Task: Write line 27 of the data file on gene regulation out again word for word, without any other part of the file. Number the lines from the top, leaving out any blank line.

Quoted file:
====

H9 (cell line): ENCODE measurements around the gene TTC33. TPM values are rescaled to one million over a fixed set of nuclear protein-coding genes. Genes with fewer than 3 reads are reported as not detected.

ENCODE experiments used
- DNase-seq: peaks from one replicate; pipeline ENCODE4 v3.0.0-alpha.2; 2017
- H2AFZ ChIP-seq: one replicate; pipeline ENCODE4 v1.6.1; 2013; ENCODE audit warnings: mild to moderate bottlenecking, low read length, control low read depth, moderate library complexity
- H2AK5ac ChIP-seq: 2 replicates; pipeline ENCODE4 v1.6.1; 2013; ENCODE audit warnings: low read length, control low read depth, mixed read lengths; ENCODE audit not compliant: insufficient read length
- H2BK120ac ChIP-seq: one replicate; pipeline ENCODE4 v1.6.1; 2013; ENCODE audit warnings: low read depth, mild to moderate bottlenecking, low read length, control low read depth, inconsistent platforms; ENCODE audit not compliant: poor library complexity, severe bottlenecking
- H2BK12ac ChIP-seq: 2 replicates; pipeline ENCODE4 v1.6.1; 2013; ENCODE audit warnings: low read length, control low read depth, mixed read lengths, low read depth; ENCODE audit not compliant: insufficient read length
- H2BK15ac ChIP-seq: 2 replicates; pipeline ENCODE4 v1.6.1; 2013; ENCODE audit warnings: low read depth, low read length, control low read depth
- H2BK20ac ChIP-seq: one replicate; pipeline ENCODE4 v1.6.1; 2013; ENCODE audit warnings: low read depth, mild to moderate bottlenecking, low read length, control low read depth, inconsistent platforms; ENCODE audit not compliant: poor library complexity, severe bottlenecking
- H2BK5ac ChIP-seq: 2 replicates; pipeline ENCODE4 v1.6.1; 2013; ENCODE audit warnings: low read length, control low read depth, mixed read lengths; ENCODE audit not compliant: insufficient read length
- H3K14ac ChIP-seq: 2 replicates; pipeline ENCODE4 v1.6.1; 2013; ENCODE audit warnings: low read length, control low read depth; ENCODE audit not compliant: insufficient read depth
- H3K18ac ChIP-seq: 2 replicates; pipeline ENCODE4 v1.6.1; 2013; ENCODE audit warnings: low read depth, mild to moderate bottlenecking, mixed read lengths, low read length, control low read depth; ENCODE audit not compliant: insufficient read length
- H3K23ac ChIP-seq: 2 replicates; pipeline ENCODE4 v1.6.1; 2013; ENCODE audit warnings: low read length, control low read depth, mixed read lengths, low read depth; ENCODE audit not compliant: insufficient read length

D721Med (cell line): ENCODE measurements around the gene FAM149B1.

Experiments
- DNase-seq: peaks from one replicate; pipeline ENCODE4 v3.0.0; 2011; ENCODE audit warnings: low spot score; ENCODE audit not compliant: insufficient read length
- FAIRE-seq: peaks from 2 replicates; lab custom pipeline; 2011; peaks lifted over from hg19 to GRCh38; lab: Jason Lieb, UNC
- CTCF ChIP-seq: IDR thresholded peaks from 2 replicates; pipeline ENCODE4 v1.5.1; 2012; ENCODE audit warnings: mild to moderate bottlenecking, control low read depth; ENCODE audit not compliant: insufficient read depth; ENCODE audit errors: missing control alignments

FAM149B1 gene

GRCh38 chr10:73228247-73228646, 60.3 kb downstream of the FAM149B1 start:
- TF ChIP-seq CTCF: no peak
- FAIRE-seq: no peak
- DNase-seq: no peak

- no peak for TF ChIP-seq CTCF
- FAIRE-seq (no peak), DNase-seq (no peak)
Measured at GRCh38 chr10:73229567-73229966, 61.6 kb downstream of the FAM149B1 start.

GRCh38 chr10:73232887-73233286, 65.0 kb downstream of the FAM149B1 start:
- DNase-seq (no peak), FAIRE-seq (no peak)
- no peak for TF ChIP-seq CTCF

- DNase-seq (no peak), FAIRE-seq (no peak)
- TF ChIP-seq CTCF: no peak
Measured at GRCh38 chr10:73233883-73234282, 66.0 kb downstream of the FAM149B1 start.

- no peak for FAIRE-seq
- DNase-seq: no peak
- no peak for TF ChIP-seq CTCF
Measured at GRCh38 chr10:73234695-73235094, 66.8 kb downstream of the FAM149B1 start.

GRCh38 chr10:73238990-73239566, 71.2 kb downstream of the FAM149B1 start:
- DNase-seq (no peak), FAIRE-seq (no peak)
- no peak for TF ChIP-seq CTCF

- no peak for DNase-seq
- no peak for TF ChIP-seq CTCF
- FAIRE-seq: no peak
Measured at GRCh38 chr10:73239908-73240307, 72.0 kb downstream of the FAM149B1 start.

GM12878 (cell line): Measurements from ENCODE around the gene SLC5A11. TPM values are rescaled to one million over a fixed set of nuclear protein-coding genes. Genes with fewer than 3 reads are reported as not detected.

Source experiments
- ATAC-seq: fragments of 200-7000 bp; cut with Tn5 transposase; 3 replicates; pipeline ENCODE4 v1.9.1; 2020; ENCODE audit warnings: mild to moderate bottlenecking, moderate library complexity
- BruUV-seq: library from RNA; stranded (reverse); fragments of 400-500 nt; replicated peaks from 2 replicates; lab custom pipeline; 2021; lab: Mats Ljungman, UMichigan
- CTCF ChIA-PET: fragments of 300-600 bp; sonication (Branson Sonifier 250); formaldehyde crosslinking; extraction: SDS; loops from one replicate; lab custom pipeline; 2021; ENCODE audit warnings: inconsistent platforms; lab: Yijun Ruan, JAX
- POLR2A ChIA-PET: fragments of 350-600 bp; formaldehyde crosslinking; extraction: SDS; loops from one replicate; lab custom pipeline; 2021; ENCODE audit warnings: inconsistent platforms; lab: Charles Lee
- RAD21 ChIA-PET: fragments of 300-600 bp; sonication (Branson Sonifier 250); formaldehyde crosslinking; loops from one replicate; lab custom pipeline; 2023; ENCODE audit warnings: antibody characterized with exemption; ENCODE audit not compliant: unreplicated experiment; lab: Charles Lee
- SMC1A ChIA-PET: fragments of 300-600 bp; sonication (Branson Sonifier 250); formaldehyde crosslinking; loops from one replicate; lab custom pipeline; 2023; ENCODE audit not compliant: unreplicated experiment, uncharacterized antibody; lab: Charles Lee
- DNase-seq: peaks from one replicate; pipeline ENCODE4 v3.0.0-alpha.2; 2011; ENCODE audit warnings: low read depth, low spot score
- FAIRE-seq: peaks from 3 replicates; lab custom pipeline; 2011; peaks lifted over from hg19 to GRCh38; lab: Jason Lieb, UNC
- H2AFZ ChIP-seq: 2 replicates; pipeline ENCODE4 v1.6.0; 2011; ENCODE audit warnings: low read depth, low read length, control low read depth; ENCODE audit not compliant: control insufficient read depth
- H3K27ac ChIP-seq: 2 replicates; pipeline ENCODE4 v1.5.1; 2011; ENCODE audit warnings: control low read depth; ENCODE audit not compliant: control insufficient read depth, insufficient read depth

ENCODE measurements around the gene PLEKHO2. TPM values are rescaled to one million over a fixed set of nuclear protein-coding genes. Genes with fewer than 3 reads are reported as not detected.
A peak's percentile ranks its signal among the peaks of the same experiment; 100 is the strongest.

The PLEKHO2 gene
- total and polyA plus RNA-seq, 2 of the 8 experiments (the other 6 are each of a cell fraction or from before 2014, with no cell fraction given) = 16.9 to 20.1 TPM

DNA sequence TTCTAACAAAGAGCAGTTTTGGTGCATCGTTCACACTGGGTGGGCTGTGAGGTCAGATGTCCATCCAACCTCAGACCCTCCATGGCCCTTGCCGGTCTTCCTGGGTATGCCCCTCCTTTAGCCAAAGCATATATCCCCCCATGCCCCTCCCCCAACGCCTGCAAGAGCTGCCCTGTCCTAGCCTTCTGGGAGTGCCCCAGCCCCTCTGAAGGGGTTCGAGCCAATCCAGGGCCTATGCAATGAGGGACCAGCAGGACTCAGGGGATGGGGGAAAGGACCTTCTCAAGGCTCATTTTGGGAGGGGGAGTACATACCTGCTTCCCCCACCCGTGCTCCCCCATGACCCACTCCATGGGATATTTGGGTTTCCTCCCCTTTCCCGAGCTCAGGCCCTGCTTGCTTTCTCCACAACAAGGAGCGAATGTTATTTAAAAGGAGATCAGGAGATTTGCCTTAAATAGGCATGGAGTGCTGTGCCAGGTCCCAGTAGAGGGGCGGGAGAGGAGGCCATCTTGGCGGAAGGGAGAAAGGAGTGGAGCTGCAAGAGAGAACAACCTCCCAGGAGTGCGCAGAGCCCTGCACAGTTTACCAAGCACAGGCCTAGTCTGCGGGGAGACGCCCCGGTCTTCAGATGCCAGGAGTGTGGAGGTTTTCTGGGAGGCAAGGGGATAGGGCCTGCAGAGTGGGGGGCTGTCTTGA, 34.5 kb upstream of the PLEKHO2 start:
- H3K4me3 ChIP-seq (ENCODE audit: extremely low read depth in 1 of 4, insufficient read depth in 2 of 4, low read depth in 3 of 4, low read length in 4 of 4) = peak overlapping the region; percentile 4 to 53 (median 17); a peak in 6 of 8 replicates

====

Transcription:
GRCh38 chr10:73232887-73233286, 65.0 kb downstream of the FAM149B1 start: